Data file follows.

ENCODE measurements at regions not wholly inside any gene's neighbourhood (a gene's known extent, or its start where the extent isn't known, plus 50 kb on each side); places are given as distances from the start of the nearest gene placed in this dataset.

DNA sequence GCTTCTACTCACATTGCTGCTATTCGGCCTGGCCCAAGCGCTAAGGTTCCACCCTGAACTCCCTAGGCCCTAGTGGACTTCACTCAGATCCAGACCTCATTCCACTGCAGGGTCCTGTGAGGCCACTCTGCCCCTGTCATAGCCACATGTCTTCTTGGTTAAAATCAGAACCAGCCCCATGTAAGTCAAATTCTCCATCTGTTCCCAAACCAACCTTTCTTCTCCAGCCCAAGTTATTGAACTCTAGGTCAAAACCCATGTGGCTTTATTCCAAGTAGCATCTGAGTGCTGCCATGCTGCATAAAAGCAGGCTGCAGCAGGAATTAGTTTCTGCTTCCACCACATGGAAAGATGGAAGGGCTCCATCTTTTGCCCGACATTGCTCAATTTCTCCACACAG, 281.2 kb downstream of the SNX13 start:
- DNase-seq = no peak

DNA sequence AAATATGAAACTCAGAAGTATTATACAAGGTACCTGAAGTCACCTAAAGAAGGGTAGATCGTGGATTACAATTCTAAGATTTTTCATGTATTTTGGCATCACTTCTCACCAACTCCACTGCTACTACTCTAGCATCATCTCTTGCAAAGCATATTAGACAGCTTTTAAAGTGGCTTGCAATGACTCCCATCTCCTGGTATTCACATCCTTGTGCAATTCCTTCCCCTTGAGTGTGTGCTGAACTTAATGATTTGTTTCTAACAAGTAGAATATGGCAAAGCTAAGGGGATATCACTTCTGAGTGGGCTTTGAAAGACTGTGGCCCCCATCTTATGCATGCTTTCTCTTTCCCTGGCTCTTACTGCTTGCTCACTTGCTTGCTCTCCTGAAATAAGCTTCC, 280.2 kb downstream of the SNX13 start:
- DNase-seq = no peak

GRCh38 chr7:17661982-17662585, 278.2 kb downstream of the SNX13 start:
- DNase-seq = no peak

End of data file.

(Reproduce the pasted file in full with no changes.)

ENCODE measurements at regions not wholly inside any gene's neighbourhood (a gene's known extent, or its start where the extent isn't known, plus 50 kb on each side); places are given as distances from the start of the nearest gene placed in this dataset.

DNA sequence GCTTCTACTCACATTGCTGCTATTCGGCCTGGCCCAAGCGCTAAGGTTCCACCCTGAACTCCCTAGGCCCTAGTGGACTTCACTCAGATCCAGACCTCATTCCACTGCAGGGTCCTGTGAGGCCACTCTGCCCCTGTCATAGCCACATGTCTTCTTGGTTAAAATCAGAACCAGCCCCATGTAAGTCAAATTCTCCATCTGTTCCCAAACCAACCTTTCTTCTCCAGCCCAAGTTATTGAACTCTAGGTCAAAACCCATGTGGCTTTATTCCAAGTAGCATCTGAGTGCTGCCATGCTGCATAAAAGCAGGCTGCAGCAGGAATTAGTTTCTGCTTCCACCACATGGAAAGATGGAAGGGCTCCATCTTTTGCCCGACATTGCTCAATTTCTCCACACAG, 281.2 kb downstream of the SNX13 start:
- DNase-seq = no peak

DNA sequence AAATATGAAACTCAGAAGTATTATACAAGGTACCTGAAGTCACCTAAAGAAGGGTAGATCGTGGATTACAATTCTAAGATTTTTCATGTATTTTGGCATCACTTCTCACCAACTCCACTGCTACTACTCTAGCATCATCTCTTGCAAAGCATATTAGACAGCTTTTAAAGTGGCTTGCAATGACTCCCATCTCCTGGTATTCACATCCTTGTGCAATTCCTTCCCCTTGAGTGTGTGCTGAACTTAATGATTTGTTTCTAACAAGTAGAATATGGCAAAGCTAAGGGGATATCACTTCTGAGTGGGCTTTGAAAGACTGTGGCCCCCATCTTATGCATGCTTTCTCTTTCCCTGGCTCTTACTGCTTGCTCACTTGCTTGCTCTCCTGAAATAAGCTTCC, 280.2 kb downstream of the SNX13 start:
- DNase-seq = no peak

GRCh38 chr7:17661982-17662585, 278.2 kb downstream of the SNX13 start:
- DNase-seq = no peak